Considering all the violence, gore, perversion and depravity on display in any typical episode of ‘American Horror Story’, is it really possible that incorporating a real (and important) historical figure into the storyline may finally be a line of taste that the show shouldn’t have crossed?
The title of episode ‘I Am Anne Frank, Part 1’ kind of tells it all. The asylum admits a new patient (Franka Potente), who claims to be the real Anne Frank, all grown up. She insists that she actually survived the Holocaust and has been living incognito since her diary was published. Worse, she recognizes Arden (James Cromwell) as a Nazi doctor who experimented on young girls at Auschwitz. He calls her a liar, but Sister Jude is eager to believe any bad thing that she hears about Arden. She brings this information to Monsignor Howard (Joseph Fiennes), only to be told that the rantings of a lunatic cannot be considered legitimate evidence against the good doctor, and to be chastised for her drinking relapse during the storm. After Jude leaves, Howard calls Arden to warn him that someone is onto him.
We learn more this episode about Grace, who tells Kit that she was sentenced to the loony bin after her family was slaughtered by an axe murderer that pinned the crime on her. The two form a bond, until they get caught banging in the kitchen. In lieu of punishment, Sister Mary Eunice gleefully shows Kit the evidence that Grace was the actual axe murderer.
Understanding that Grace is delusional, Kit begins to doubt his own sanity. He concedes to Sister Jude that it’s possible that he may have murdered his wife and fantasized the stuff about aliens. If true, he asks her if there’s any way that God could forgive him.
Dr. Thredson (Zachary Quinto) feels sympathy for Lana and decides that he must help her to get out of the institution. He believes that the best way to do this is to officially “cure” her lesbianism. Lana, who’s been fantasizing about winning awards for the exposé she’ll write about the horrors that go on in the hospital, agrees to undergo aversion and conversion therapy, which entails conditioning her body to get sick at the thought of naked women and to force herself to be aroused by a naked man. Sadly, treatment fails. Regardless, Thredson vows to find another way to take Lana with him when he leaves the hospital in a week’s time. I have a feeling that this means that Dr. Thredson is about to meet a horrible fate in the next episode.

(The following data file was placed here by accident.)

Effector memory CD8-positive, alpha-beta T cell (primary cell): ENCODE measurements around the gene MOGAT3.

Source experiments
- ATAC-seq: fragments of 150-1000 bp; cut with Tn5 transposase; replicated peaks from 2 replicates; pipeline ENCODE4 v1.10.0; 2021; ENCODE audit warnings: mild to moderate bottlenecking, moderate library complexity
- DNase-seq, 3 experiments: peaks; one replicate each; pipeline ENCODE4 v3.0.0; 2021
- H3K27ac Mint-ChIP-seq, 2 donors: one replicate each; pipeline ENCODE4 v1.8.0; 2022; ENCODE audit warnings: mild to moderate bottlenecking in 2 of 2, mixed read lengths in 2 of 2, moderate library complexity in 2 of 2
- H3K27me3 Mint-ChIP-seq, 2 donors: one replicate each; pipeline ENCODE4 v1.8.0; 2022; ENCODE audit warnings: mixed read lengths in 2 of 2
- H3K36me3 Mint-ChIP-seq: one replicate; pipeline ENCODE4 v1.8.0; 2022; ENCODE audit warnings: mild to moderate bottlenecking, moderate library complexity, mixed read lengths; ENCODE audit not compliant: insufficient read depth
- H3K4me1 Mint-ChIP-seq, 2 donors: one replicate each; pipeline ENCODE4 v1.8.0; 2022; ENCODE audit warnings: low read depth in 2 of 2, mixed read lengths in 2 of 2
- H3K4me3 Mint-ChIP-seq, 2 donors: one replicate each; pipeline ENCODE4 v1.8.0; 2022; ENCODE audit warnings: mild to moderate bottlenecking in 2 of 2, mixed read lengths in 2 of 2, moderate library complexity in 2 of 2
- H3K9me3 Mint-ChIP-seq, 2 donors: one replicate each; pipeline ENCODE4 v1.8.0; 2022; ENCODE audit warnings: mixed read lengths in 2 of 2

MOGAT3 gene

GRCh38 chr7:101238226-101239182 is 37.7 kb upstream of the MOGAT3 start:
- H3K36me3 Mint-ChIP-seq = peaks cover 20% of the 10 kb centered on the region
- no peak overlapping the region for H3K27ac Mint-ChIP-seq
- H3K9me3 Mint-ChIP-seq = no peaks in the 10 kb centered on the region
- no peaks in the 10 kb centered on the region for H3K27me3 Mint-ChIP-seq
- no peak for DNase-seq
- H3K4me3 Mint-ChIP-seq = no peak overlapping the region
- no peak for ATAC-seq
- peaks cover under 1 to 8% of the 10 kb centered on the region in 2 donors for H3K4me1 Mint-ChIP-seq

In the final scene, Arden gets Anne into his lab with plans to torture and kill her, but isn’t prepared when she reveals that she’s snuck in a gun. Anne shoots him in the leg. When she hears noises behind a closed door, she opens it and is horrified to discover the legless Shelly (Chloe Sevigny) on the floor, begging for death.
This episode is high on the gross-out factor. In addition to her amputation, Arden has experimented on Shelly, presumably with some sort of mutation serum that has left her with disgusting sores all over her skin. Also quite icky are the grisly flashbacks to Grace’s backstory, and the disturbing details of Lana’s therapy.
If, like me, you were impressed at how much the young Dr. Arden in the WWII flashbacks looks like James Cromwell, that’s probably because the character was played by his son, John Cromwell.
I’m undecided on how I feel about using Anne Frank as a character in the series. I’ll probably feel better if it’s revealed in Part 2 that she’s really just a nutcase from Des Moines, or something like that.